Removal of ZnO nanoparticles in simulated wastewater treatment processes and its effects on COD and NH(4)(+)-N reduction.


For many engineered nanoparticles, the primary pathway of release into the environment is via sewage and industrial wastewater discharges. In this work, the removal of uncoated ZnO nanoparticles (ZnO NPs) during simulated wastewater treatment processes and its impact on treatment performance were examined. Simulated primary clarification removed the majority (about 70%) of the dosed ZnO NPs. During simulated sequencing batch reactor (SBR) processes, ZnO NPs were completely removed in each cycle throughout the 11-day experimental duration (two cycles per day). Continuous input of ZnO NPs into the wastewater (at concentrations up to 5 mg L(-1)) did not reduce chemical oxygen demand (COD) removal. NH(4)(+)-N removal was reduced at a dosing concentration of 5 mg L(-1) ZnO NPs per cycle. Inhibition of respiration of nitrifying microorganisms by ZnO NPs corroborated the reduction of NH(4)(+)-N removal. These results indicate that if the wastewater is treated, the release of ZnO NPs into receiving water bodies would be minimal and ZnO NPs would mainly accumulate in biosolids. Uncoated ZnO NPs in wastewater at very high concentrations may have some adverse effects on activated sludge process.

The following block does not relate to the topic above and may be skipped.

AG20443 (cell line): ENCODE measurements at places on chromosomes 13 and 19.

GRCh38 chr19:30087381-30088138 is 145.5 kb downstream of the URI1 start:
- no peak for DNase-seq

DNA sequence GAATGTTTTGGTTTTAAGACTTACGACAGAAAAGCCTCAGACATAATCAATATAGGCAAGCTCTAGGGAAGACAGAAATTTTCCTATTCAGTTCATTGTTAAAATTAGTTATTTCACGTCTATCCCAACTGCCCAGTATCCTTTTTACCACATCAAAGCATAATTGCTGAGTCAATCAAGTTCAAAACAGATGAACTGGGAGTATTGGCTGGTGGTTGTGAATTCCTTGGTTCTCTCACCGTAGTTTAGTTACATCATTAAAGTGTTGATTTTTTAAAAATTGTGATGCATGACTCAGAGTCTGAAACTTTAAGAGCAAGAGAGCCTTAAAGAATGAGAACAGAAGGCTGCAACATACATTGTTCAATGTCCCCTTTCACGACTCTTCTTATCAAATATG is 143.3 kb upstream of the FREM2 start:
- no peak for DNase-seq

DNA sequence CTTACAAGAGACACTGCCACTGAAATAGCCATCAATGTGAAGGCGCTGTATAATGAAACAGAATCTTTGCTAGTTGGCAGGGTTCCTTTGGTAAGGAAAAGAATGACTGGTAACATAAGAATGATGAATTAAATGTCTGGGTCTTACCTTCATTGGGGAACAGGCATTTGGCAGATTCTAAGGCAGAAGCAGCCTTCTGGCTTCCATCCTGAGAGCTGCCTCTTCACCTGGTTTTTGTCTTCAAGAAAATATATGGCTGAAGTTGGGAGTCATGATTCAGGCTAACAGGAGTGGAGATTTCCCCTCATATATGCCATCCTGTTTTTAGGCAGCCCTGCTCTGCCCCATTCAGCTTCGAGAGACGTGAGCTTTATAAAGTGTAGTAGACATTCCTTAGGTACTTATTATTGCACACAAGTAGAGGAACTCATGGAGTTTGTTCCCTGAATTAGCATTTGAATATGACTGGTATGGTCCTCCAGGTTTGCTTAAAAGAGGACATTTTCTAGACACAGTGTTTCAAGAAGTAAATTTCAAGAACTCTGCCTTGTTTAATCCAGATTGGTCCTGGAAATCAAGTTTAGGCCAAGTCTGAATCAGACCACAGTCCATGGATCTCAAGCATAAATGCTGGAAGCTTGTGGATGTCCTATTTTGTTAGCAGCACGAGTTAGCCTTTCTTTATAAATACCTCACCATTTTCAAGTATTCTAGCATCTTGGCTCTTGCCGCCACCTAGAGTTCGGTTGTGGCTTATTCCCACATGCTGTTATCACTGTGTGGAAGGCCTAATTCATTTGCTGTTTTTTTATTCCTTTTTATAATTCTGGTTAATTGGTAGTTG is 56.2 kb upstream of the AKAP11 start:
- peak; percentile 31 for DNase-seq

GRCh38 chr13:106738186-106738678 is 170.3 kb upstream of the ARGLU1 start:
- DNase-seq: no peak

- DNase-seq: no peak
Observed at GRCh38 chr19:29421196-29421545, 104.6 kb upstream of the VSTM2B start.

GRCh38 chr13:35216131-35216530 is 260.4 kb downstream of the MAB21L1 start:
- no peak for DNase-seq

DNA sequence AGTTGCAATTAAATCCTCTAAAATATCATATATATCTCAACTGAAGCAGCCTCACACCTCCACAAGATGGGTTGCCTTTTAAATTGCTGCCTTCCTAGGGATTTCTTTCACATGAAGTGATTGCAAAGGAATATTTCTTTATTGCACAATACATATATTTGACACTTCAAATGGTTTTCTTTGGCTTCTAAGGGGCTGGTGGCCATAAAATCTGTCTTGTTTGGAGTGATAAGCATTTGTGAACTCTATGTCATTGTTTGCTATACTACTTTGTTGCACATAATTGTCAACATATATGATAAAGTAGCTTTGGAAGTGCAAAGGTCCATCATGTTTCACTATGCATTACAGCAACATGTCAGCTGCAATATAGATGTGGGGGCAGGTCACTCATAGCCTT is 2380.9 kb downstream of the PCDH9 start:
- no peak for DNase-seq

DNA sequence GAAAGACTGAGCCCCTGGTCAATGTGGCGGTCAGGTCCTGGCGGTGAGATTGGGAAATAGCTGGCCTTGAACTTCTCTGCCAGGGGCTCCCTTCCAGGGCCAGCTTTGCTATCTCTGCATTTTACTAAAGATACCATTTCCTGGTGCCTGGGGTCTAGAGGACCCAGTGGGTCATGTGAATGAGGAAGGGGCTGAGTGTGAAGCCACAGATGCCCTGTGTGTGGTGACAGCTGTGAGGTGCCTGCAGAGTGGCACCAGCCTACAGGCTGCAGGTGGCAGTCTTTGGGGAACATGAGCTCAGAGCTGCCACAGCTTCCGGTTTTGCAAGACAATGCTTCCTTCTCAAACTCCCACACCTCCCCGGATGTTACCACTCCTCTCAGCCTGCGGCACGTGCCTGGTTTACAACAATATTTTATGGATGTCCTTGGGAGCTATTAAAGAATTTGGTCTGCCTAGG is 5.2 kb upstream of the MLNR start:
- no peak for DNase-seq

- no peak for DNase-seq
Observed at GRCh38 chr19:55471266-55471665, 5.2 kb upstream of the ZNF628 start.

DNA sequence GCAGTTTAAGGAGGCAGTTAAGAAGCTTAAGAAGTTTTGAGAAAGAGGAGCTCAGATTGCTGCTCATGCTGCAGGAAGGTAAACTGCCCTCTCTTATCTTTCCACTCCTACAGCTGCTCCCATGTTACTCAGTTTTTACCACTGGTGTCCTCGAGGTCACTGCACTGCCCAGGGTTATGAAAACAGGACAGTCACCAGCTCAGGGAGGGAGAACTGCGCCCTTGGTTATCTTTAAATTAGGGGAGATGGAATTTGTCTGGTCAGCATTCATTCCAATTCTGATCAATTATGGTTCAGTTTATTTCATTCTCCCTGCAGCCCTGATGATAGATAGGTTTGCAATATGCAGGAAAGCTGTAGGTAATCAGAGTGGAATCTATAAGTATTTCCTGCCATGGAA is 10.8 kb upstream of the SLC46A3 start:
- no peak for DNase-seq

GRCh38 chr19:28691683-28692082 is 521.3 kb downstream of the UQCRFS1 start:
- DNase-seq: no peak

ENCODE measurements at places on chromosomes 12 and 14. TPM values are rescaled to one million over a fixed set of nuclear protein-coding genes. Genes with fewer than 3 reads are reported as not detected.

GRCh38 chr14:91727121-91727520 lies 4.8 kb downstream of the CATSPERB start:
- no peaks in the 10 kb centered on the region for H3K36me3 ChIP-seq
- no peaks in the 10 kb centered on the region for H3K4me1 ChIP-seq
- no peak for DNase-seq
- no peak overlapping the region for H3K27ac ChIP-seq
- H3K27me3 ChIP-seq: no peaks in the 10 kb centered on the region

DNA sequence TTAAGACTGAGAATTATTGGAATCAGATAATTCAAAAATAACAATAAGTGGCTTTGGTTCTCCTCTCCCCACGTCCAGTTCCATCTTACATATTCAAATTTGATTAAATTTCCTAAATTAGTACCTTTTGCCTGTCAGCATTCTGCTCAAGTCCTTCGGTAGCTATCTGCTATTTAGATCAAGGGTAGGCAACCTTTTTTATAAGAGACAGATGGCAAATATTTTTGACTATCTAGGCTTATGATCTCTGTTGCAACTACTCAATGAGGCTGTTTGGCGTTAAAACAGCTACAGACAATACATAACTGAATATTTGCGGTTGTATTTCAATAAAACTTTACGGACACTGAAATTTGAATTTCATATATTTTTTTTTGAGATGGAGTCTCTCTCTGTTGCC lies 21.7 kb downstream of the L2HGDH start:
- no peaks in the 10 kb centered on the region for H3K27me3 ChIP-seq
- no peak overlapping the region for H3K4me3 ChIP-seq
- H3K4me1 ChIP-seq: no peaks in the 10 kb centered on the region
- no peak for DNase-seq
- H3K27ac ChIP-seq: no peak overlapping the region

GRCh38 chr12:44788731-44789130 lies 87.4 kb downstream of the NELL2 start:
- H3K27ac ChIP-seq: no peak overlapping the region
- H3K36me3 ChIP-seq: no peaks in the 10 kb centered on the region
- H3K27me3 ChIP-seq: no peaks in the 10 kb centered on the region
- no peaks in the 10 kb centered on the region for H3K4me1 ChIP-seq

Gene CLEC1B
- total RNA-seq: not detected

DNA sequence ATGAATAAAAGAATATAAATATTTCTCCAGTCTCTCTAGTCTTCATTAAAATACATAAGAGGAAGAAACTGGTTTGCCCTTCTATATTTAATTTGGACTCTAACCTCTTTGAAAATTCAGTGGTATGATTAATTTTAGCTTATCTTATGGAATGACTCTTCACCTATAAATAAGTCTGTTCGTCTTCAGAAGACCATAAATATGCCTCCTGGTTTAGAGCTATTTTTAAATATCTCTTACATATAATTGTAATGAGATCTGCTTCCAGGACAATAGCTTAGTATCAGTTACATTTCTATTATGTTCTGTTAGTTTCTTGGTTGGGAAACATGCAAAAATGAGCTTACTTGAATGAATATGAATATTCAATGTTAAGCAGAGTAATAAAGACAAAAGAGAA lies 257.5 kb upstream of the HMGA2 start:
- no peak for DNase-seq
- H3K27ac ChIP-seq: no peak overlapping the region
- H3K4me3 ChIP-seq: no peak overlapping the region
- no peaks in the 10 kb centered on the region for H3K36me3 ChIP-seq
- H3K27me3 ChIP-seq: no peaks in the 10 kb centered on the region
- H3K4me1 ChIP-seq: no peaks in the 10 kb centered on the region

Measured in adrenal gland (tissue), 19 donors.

0 Figures and Tables

    Download Full PDF Version (Non-Commercial Use)